Wednesday, October 30, 2013

Nantan Lupan

 Q: Upon reading an entry on the internet concerning American General George Crook, I saw his Native American scouts who were of the Apache nation, nicknamed him Natan lupan which was translated as Grey Wolf. You will be aware the Latin for wolf is lupus, I find it strange that two races, 1,000 years and 5,000 miles apart should use the same name for the wolf without apparent contact.

I would be grateful for your opinion!

 A: Thanks for writing. No, the Apache word for "wolf" is not "lupan," it is ba'cho. George Crook's nickname usually seems to be spelled "Nantan Lupan," at least online. Nantan means "chief" or "leader" in Apache; if "Lupan" meant "wolf" then that part of his name must have come from Spanish, which was widely used in the Southwest in the 1800's (many famous Apache people also have nicknames with Spanish origins, including Geronimo and Mangas Coloradas.) The usual Spanish word for "wolf" is "lobo," but more Latinate forms like Lupe and Lupán are still used in proper names.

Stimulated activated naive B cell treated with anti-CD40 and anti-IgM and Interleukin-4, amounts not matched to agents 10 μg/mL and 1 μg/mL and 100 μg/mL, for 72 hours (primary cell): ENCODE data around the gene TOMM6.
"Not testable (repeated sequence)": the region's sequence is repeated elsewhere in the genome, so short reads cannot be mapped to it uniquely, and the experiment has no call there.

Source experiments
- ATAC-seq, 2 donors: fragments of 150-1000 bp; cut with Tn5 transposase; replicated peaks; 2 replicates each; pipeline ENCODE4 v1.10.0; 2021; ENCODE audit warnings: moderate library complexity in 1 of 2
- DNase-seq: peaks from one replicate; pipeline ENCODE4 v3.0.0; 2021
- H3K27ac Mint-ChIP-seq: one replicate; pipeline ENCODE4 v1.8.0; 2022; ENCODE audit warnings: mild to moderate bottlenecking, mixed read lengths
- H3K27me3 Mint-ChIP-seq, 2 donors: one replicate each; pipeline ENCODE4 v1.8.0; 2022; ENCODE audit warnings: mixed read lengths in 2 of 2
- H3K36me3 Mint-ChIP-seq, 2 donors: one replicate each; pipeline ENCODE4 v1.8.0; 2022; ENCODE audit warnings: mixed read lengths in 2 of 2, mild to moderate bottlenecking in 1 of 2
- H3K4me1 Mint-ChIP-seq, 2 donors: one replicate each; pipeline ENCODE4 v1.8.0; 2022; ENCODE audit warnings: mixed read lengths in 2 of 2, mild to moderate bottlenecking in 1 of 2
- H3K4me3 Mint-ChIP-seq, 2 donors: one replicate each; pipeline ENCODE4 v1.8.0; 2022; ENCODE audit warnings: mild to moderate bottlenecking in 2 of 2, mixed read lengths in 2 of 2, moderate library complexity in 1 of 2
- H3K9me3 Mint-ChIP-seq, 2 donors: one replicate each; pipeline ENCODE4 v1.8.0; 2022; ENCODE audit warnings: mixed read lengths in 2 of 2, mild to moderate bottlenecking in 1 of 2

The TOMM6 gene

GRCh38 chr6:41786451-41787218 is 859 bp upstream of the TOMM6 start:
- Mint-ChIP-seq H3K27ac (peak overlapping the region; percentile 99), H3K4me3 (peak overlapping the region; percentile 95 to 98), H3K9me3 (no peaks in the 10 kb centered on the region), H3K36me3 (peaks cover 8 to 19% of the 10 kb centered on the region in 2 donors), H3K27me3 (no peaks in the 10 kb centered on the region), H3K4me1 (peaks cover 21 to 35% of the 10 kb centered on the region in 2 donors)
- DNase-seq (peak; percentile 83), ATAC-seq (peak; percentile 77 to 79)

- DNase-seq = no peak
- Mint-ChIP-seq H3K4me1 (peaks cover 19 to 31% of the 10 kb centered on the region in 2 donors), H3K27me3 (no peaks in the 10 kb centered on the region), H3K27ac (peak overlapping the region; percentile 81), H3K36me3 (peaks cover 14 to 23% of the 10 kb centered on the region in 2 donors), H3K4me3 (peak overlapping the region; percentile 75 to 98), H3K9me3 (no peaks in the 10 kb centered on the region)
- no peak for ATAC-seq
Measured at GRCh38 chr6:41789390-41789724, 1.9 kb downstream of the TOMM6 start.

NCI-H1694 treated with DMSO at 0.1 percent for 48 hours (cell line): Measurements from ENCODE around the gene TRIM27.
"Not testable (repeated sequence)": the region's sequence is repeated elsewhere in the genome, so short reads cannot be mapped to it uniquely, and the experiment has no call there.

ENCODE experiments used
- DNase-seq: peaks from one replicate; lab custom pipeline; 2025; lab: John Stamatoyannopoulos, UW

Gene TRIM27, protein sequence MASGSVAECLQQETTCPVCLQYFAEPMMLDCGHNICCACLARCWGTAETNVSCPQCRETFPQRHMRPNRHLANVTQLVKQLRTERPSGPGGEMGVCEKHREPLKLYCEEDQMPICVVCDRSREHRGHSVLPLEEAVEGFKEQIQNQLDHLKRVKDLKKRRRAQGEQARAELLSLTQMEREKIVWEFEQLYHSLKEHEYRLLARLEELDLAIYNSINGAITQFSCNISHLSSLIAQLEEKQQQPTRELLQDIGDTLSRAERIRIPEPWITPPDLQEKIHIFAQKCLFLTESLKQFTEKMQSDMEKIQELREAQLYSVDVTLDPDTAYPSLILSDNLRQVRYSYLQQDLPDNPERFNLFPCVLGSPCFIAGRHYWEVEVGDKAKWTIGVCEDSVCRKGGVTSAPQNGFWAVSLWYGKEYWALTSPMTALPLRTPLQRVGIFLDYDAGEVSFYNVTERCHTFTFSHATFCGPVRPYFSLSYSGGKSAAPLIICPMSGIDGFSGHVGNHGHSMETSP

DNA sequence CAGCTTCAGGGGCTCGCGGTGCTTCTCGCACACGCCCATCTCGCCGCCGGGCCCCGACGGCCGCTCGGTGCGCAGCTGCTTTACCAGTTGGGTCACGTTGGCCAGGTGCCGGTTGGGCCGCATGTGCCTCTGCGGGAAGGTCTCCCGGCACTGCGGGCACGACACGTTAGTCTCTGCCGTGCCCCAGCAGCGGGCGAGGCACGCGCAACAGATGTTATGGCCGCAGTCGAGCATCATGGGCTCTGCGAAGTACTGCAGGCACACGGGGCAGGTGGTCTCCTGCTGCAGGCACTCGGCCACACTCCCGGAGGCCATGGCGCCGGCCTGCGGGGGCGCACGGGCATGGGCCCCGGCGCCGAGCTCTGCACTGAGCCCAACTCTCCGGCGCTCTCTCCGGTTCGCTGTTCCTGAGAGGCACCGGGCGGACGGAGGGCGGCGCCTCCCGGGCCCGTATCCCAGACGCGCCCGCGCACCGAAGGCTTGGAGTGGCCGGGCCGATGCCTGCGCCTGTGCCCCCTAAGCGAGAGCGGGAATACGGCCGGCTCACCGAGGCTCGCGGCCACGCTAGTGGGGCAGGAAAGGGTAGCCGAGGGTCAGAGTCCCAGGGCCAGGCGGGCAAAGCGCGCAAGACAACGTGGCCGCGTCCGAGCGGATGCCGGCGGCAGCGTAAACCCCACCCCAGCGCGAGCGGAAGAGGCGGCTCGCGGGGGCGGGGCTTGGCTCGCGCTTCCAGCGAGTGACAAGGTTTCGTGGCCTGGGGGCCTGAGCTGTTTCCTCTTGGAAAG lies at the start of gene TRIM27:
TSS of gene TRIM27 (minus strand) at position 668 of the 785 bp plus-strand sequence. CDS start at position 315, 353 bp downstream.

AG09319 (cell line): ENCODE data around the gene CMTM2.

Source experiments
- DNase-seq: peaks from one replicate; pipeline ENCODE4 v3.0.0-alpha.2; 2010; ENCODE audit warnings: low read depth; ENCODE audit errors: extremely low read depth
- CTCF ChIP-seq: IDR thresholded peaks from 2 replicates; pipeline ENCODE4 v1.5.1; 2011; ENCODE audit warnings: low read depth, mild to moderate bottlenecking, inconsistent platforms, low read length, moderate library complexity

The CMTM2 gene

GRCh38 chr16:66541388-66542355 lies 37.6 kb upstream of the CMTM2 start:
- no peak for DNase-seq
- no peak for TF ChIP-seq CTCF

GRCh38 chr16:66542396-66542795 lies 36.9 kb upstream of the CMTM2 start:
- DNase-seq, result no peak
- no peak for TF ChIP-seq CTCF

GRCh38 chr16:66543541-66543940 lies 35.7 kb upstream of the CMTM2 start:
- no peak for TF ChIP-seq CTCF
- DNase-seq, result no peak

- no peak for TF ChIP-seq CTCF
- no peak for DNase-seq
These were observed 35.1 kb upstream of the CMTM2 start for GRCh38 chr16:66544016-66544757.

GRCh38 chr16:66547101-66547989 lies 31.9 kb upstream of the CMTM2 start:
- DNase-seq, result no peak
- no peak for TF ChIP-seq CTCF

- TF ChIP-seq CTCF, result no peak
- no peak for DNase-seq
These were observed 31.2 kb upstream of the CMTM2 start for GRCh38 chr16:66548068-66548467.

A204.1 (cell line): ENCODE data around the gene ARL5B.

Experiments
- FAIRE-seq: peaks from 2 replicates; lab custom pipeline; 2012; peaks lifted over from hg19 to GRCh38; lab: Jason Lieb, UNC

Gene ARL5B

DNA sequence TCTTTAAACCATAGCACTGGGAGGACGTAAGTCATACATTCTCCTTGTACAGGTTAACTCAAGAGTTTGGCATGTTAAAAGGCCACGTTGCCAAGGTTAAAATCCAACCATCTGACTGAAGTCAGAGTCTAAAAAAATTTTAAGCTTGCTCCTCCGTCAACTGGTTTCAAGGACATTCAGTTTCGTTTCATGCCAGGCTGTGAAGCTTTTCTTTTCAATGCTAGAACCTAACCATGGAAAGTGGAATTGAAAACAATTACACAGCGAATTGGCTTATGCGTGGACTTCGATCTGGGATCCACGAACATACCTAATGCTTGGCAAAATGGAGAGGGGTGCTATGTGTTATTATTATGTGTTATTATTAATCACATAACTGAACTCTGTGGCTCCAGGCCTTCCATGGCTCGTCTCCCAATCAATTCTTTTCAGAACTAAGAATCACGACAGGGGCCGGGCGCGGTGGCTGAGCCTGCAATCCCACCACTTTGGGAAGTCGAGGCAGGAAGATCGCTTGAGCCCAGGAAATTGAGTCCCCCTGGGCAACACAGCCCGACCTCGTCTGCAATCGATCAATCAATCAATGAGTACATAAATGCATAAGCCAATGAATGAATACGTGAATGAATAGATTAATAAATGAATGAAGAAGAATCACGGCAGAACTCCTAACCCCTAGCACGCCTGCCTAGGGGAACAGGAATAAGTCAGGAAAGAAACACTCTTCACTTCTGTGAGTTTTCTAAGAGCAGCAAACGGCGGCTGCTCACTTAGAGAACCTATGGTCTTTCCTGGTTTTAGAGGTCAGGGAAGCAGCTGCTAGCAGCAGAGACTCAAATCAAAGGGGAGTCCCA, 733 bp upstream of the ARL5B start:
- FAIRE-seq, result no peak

Hope that helps, have a good day!
Native Languages of the Americas

Further reading:
Apache language
Apache pronunciation
Apache Indians

1 comment:

  1. Thank you!
    I was wondering about this for years, after seeing that Geronimo film, in which Gene Hackman plays Crook, the "Nantan Lupan". In my native Romanian the word for wolf is "lup" so it immediately struck me as odd. Your explanation makes perfect sense.
    -Adrian Turcu